The NSW Productivity Commission's review of the State's Independent Planning Commission (IPC) has concluded that it should remain but will undergo significant reform with new performance benchmarks, streamlined processes, greater accountability, and clarifying that the IPC will act as a decision-maker on the State's most controversial projects (rather than providing a technical review function). All 12 recommendations have been accepted by the Government, though it is unclear when any changes will come into effect.
The Independent Planning Commission's role
The IPC is responsible for determining NSW's most significant, and often contentious, development applications. It has been widely criticised by stakeholders for its lack of certainty and consistency, and for unreasonable delay. The call for review stemmed particularly from a series of refused proposals, notably the $290 million proposal for the Bylong Valley coal mine by South-Korean entity Kepco and the Star Casino Group's proposal for its casino and hotel development in Pyrmont.
The Productivity Commission received a total of 147 written submissions from peak bodies, local government authorities, stakeholders, environmental groups, and the local community, in addition to 2881 campaign submissions including from Lock the Gate and Nature Conservation Council. The Productivity Commission also undertook face to face consultation sessions with stakeholders such as the Environmental Defender's Office, Local Government Associate, NSW Minerals Council and the Planning Institute of Australia.
The Productivity Commission's review concluded that it is in the public interest to retain the IPC, noting "the public and open processes… help build public confidence and trust". It also acknowledged the IPC's role in minimising undue influence and ensuring independence of the State's planning system.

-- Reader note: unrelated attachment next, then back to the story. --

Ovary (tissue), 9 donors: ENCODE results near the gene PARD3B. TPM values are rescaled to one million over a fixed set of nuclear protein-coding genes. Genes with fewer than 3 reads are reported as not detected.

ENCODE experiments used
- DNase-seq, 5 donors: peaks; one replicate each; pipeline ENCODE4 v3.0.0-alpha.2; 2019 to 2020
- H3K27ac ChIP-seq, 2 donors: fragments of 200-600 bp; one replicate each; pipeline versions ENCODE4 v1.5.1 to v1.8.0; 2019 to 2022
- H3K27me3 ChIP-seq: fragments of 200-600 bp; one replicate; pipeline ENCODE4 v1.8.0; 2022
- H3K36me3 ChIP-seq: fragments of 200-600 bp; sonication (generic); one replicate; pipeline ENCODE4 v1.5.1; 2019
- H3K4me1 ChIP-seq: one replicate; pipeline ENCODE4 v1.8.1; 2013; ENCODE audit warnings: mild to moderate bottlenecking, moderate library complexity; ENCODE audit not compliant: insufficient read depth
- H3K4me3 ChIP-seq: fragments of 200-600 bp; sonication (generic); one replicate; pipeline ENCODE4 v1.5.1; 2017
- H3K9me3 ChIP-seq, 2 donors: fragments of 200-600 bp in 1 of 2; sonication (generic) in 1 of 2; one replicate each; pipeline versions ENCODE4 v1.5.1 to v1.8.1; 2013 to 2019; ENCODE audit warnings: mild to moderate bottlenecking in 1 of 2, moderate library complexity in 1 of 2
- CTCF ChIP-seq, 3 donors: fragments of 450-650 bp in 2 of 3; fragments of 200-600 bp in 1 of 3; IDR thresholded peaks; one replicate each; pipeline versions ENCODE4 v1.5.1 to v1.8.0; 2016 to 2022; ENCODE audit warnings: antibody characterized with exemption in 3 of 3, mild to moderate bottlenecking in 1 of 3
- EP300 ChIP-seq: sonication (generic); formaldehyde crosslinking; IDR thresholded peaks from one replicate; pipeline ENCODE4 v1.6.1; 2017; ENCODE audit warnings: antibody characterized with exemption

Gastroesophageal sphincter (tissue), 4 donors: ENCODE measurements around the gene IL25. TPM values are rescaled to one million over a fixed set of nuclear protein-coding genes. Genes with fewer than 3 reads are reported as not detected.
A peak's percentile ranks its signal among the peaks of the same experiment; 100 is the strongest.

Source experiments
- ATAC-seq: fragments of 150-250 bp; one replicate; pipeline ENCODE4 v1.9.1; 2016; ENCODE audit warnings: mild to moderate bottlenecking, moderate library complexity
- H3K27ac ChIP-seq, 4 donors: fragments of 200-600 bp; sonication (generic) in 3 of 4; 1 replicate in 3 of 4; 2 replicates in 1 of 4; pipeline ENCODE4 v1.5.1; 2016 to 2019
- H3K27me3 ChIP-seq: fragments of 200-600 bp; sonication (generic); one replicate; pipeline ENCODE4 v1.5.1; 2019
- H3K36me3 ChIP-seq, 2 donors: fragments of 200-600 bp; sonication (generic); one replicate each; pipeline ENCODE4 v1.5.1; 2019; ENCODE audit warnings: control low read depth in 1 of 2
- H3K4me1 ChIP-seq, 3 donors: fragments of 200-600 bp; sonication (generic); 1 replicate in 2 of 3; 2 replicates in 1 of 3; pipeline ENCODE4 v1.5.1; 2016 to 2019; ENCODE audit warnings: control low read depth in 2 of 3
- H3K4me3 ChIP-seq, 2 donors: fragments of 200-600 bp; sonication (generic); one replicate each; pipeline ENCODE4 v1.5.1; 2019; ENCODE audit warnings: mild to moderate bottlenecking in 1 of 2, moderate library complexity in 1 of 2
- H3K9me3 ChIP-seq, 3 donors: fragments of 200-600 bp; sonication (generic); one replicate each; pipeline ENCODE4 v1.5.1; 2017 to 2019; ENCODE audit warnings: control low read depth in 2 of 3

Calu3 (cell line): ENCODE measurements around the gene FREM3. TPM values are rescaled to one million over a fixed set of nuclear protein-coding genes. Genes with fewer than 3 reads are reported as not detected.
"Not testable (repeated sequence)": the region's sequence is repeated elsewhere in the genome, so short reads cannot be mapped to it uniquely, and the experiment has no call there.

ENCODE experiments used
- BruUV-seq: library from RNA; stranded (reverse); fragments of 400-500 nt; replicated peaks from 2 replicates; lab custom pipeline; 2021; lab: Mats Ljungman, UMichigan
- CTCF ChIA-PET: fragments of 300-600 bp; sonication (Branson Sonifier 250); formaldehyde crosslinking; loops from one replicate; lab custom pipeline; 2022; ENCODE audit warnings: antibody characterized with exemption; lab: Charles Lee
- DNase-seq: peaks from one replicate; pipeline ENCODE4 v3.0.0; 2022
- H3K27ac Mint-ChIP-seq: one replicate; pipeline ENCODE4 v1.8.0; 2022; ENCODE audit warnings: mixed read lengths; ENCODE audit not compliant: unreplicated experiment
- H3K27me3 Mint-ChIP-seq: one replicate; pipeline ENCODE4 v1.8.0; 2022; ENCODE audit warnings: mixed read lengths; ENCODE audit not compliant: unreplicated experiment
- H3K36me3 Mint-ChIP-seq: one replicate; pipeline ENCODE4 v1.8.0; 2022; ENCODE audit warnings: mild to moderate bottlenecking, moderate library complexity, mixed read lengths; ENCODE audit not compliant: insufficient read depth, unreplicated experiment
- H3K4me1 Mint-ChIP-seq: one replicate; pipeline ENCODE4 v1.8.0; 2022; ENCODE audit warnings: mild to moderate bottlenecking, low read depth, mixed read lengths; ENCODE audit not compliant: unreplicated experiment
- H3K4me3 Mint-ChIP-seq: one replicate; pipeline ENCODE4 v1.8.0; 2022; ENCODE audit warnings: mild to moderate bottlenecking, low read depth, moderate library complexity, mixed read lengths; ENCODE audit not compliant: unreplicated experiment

The review recommends formally establishing the IPC as a separate agency and reviewing financial arrangements to reinforce its independence and to support its functions. The review also recommends that the IPC should transition to a smaller pool of Commissioners, with a stronger focus on decision-making skills rather than technical expertise (with expert advice to be sought separately), and for the IPC Secretariat (office of the IPC) to develop and implement arrangements to formalise the independence of the IPC from the office of the Department of Planning Infrastructure and Environment (DPIE) including renaming the Secretariat to the Office of the IPC to better reflect the Secretariat's role.
Main changes to the IPC
The Minister has announced that the major changes arising as a result of the Productivity Commission's review will be:
- Ensuring the IPC is a separate and independent body, by holding its Chair accountable to the Minister for Planning and Public Spaces and Government's approved objectives and measures;
- Clarifying the role of the IPC as independent decision-maker to maintain efficiency, by shifting the focus to "decision-making" rather than review of the Department's technical work;
- Introducing single-stage public hearing processes to ensure expediency and utility of resources;
- Limiting the IPC's role to act as final arbiter only on the State's most contentious projects, which have received 50 unique community objections (as opposed to the previous 25); and
- Implementing accountability mechanisms and tighter deadlines to ensure timely decisions.
The IPC's overhaul and restructure will be headed by Acting IPC Chair Peter Duncan.
These changes are in keeping with the Berejiklian Government's overall reform objectives for the planning system to cut red tape, increase transparency, and reduce assessment timeframes.
The 12 recommendations, provided to the Minister in mid-December 2019, focused on strengthening the independence and governance of the IPC, and improving performance. The NSW Government has adopted all recommendations, noting that some have already been identified by both the IPC and DPIE and are currently being progressed.
NSW Opposition Leader and Shadow Minister for Planning and Better Living, Adam Searle, welcomed the main findings of the review, but outlined the following as persistent problems for the IPC:
- Lack of adequate resourcing from the NSW Government;
- Lack of independence from the Department of Planning (given the IPC is staffed by departmental officers); and
- Employment of part-time commissioners in lieu of permanent members.
The actual effect of the review may not be felt for several months, as it has not yet been announced when the restructure and refocus of the IPC will commence. Stakeholders remain hopeful that reforms will produce a more efficient and predictable process.